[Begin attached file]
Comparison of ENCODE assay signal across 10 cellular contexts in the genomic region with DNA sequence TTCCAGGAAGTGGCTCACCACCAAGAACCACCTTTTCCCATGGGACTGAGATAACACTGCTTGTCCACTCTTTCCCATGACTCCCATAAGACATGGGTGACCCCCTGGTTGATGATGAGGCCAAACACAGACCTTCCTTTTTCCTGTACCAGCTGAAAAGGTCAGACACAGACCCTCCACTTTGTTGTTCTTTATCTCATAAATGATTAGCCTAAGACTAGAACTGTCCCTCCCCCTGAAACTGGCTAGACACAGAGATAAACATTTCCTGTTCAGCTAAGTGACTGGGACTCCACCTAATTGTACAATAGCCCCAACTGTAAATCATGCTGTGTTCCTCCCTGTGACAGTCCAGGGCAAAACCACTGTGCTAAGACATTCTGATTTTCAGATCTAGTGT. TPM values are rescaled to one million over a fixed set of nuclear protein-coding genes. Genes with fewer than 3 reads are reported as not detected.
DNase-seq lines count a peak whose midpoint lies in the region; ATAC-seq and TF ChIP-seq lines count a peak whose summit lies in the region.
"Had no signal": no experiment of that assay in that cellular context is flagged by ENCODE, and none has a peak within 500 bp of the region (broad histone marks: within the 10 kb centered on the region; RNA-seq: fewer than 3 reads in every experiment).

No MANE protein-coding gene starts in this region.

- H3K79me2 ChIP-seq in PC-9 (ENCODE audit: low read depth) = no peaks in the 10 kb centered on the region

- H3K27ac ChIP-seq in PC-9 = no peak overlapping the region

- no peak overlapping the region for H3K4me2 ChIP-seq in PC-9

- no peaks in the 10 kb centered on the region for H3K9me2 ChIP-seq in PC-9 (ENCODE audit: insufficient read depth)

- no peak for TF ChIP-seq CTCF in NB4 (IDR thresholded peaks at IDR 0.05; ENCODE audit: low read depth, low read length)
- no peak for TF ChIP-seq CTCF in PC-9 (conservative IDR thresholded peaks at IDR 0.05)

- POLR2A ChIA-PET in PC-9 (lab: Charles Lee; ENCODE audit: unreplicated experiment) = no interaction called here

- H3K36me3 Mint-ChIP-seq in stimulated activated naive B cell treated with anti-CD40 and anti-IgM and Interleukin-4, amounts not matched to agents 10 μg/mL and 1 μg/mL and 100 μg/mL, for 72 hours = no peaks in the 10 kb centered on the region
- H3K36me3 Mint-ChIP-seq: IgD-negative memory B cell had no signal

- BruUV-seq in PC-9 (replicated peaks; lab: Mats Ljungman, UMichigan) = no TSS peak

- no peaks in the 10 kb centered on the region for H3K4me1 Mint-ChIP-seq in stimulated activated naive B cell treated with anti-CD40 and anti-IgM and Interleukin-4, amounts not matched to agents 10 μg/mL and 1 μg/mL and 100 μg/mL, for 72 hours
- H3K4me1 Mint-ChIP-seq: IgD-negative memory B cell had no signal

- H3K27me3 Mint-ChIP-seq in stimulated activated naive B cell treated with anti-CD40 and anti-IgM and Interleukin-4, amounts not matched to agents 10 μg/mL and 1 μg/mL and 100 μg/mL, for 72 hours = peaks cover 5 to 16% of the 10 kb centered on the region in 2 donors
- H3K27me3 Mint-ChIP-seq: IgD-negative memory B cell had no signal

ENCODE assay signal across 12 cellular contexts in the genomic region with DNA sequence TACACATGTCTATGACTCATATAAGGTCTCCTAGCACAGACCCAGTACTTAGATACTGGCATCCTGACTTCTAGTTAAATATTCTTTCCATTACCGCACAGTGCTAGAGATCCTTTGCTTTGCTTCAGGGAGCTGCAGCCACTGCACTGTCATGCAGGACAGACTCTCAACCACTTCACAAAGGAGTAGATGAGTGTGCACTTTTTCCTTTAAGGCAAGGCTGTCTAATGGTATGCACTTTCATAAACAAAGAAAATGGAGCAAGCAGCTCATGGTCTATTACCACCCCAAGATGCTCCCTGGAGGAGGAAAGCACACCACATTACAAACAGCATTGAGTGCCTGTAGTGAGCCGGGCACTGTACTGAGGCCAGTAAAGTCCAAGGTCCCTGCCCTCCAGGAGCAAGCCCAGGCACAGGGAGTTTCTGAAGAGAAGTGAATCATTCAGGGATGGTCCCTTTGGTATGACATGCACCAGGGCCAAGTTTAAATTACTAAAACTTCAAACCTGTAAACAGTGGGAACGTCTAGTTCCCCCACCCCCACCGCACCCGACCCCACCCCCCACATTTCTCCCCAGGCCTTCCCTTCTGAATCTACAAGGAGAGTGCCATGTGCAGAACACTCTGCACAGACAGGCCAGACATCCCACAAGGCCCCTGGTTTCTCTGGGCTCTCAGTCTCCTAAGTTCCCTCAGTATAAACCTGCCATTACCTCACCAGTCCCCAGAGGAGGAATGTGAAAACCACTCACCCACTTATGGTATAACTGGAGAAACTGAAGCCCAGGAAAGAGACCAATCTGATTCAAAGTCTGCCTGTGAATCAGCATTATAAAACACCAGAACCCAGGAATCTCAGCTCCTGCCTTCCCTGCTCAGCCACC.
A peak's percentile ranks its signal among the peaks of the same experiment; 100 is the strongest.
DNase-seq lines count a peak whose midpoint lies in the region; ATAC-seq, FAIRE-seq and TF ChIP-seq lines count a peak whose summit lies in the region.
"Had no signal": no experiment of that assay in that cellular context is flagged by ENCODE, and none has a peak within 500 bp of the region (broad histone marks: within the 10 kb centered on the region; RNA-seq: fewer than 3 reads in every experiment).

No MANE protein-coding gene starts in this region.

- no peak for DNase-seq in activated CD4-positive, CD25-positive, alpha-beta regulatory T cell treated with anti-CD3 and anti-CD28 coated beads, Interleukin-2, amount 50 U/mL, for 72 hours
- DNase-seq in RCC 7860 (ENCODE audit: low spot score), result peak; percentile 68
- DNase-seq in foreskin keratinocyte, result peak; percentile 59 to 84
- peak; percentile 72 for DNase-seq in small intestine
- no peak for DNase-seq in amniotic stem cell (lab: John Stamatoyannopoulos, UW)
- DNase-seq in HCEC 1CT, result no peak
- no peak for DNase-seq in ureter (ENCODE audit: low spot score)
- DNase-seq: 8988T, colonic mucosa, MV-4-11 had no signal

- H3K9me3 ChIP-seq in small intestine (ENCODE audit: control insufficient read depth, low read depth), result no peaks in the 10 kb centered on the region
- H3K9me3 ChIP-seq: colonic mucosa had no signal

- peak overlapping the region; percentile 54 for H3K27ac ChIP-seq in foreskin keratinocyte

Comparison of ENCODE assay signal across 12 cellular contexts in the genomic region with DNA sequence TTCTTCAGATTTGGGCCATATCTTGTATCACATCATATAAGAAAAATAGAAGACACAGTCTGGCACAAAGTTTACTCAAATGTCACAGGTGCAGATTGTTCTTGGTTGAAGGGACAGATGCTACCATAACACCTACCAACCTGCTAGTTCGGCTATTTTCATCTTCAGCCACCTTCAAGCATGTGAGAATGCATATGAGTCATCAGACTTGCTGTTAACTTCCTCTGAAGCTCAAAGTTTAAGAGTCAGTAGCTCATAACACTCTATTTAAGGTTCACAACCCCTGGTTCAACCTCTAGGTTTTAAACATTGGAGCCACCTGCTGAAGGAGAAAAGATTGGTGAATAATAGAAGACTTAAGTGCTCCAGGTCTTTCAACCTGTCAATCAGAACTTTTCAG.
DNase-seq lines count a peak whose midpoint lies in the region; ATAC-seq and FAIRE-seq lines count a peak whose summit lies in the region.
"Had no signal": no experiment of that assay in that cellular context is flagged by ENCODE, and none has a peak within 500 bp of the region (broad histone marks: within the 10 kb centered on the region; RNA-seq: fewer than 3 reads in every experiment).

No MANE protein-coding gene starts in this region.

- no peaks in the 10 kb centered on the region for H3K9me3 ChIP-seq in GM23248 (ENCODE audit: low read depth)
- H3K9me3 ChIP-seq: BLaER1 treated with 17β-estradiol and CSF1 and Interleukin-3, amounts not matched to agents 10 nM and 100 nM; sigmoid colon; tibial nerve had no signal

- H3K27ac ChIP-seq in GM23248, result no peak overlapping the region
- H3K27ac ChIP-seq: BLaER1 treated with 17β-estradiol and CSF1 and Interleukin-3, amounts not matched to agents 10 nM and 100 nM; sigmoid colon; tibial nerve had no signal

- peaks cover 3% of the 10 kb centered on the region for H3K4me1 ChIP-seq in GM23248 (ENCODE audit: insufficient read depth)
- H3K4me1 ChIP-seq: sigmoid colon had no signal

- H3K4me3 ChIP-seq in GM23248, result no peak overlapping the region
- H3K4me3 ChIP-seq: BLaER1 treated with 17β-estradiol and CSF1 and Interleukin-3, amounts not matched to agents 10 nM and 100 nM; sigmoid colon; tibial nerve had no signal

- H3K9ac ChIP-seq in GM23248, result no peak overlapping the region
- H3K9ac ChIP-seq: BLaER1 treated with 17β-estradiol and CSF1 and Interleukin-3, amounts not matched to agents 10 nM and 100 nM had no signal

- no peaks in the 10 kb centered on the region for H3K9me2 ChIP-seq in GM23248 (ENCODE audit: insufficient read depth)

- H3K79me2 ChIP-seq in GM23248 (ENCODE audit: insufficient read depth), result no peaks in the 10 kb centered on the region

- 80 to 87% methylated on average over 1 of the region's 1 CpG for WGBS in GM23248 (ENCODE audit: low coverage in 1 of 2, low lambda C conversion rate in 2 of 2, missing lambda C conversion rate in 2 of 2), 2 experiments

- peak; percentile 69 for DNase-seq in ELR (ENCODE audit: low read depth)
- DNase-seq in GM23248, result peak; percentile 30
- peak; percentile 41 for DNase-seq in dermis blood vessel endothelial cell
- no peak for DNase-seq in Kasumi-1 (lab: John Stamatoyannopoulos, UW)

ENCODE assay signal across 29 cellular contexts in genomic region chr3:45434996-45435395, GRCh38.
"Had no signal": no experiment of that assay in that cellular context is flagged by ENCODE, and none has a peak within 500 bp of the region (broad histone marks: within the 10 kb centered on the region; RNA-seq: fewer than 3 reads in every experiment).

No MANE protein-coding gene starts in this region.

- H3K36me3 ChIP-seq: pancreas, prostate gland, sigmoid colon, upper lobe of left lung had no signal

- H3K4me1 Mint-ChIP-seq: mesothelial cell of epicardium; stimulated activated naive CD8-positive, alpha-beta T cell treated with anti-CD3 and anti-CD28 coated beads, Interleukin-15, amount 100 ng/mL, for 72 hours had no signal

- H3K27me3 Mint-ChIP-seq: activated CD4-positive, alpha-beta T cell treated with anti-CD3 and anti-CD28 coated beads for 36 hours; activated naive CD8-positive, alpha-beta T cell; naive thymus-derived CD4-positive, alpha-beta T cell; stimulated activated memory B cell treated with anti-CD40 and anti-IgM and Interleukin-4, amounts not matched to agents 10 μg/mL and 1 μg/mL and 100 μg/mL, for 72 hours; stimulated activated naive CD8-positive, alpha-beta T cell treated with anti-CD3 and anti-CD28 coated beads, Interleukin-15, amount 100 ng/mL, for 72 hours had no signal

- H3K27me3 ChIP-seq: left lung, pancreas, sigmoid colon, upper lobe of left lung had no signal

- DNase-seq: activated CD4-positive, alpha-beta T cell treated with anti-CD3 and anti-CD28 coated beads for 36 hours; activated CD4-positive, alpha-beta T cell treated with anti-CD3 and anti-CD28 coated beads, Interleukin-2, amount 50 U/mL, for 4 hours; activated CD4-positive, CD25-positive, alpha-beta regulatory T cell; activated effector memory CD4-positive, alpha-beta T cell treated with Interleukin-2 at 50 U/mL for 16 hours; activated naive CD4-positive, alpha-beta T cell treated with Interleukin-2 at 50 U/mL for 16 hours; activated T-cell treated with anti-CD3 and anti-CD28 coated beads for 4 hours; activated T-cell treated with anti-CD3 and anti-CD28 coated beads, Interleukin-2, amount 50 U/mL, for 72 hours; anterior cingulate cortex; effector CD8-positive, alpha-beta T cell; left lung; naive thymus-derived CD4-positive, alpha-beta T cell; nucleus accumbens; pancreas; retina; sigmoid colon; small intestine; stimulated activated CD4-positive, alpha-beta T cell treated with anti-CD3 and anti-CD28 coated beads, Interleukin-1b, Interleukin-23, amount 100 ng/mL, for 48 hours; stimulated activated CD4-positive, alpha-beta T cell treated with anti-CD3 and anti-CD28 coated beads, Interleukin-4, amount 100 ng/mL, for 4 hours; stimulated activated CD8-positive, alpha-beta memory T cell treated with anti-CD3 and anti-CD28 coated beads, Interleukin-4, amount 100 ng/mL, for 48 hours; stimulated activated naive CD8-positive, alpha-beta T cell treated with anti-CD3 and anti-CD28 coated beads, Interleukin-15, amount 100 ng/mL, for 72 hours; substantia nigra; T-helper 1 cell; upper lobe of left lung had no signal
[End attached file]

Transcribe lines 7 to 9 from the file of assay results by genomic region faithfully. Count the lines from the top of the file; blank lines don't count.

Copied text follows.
- no peak overlapping the region for H3K4me2 ChIP-seq in PC-9

- no peaks in the 10 kb centered on the region for H3K9me2 ChIP-seq in PC-9 (ENCODE audit: insufficient read depth)

- no peak for TF ChIP-seq CTCF in NB4 (IDR thresholded peaks at IDR 0.05; ENCODE audit: low read depth, low read length)